Christina Fox received her Master’s Degree in Counseling from Palm Beach Atlantic University. She writes for a number of Christian ministries and publications including Desiring God and The Gospel Coalition. She is the author of A Heart Set Free: A Journey Through the Psalms of Lament (Christian Focus, 2016). You can find her at www.christinafox.com, @christinarfox and www.Facebook.com/
"You are so annoying!" I recently heard one of my sons yell to the other.
We learn at an early age the power of words. Especially when it comes to name calling. In our homeschool Language Arts, my oldest is learning how to diagram sentences. He learned that when we say that one thing is something else, i.e. "You are annoying" we are renaming it. (Technically, it's called a predicate nominative for my English loving friends:). When my son yelled those harsh words to his brother, he renamed him Annoying.
I've been renamed numerous times in my life. Ugly. Fat. Dumb. Mediocre. Useless. Sometimes these names were given to me, like the way my children grant such names to each other. Other times these names are ones I inferred upon myself. Like every time I visited one of my grandparents and they commented on my weight. Over time, I took on the name Fatso as my identity. Or the way every teacher I ever had commented on my quietness in school. I began to see my quietness and introversion as wrong and bad.
These names become who we are. They define us and identify us. As a mother automatically turns her head when she hears someone in a crowd yell "Mom!" we automatically respond to those names.
I've longed to get a do-over. A complete makeover where I transform into someone else and shed those names altogether. So I wonder, is it possible to get a new identity? Like someone who goes into witness protection, can I get a new name, new background, and a new life? Could it be possible for me to walk into a room, have a conversation with someone and not hear them calling me Worthless and Unloveable?
Yes, but there's only one way. It can't come by playing dress up and pretending to be someone else. It can't come by covering up our identity, nor by denying it or minimizing it. Our new identity has to be given to us by our Maker, by the one who created us to begin with.
Jesus came to do just that.
Just as a bride takes on a new last name and receives a new identity as wife, Jesus is our Bridegroom who came so that his identity might become ours. In fact, he took on and became our old names for us. He entered into the shame of our lives. He reached out to those with names like Useless, Ugly, and Unwanted. He walked among the outcasts, the sinners, and the rejects of this world. He touched the untouchable. He dined with the lonely and useless. He healed the weak and wounded. He was rejected, scorned, and disregarded for our sakes. He was brought outside the camp, where the rejects and despised lived, and hung on a tree, sacrificing himself for the shamed, sinful, and guilty. As he took on our sin and shame upon the cross, he took our names and identities with him. While he was spat upon and rejected by the crowds, he endured the greatest rejection when God the Father turned his back on him.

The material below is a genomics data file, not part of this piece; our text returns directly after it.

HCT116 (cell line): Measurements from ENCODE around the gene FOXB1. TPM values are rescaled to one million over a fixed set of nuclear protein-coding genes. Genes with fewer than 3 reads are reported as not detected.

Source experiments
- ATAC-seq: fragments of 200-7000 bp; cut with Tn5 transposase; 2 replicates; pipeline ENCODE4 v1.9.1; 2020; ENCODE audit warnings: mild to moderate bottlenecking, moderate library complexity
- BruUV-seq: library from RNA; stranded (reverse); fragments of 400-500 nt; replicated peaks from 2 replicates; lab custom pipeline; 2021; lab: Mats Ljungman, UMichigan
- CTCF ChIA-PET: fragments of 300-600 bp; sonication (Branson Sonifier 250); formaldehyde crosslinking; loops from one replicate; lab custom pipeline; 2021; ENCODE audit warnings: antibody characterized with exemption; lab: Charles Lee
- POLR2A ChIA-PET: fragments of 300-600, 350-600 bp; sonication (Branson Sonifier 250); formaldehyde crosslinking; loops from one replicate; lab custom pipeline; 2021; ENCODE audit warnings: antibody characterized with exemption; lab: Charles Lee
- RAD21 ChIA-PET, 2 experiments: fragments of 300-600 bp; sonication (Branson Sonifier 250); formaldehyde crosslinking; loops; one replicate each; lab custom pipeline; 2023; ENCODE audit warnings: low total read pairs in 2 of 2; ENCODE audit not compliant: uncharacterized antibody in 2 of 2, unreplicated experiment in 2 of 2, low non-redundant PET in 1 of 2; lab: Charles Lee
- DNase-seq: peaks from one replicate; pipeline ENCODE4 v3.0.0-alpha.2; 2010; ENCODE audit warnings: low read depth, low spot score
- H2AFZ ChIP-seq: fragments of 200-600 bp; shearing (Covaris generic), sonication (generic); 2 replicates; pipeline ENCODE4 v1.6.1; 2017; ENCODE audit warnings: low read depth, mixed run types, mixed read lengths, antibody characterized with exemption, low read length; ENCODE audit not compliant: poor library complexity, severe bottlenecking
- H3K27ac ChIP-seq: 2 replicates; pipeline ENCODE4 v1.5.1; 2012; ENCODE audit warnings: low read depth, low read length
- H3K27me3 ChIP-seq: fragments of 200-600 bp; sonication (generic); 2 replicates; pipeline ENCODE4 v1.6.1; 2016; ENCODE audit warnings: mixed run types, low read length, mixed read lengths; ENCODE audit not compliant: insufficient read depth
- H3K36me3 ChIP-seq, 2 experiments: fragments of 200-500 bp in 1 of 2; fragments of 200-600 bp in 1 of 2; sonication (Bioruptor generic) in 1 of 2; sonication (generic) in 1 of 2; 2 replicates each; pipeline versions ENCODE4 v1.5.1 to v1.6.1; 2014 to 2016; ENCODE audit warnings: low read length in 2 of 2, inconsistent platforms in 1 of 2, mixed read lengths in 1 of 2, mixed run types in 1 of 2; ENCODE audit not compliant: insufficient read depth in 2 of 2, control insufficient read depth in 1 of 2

But he did so that we might be renamed for one final time.
"He was despised and rejected by mankind, a man of suffering, and familiar with pain. Like one from whom people hide their faces he was despised, and we held him in low esteem. Surely he took up our pain and bore our suffering, yet we considered him punished by God, stricken by him, and afflicted. But he was pierced for our transgressions, he was crushed for our iniquities; the punishment that brought us peace was on him, and by his wounds we are healed" (Isaiah 53:3-5).
"For I endure scorn for your sake, and shame covers my face. I am a foreigner to my own family, a stranger to my own mother’s children; for zeal for your house consumes me, and the insults of those who insult you fall on me" (Psalm 69:7-9).
Because of Christ, our identity is no longer wrapped up in what we've done, what's been done to us, who we resemble, what side of the tracks we're from, our successes or failures. No longer on the sidelines waiting to be picked, we are now on the winning team. We are no longer orphans, cast aside with nowhere to call home, but children of the one true God. Jesus now calls us family. "Both the one who makes people holy and those who are made holy are of the same family. So Jesus is not ashamed to call them brothers and sisters" (Hebrews 2:11).
Just as God declared over Christ in the river Jordan, "This is my son and with him I am well pleased" he declares over us in the river of Christ's shed blood, "This is my child with whom I am well pleased." God looks at us and no longer sees the name "Sinner" but the name "Redeemed." Jesus stands for us in the court of heaven and says, "I have paid the price" and the Judge pronounces us not-guilty. We are new creations, spotless, untainted, righteous and holy. This is our new identity.
"We were therefore buried with him through baptism into death in order that, just as Christ was raised from the dead through the glory of the Father, we too may live a new life" (Romans 6:4)
"Therefore, if anyone is in Christ, he is a new creation. The old has passed away; behold, the new has come" (2 Corinthians 5:17)
Do you know that you have a new identity in Christ? All those names you've been called, all those names you've taken upon yourself, all that shame and isolation, have died with Christ. And with him has risen a new identity, a new name, and a new story.
From "I will change your name" by Eden's Bridge:
I will change your name
You shall no longer be called
Wounded, outcast, lonely or afraid
I will change your name
Your new name shall be
Confidence, joyfulness, overcoming one
Faithfulness, friend of God
One who seeks My face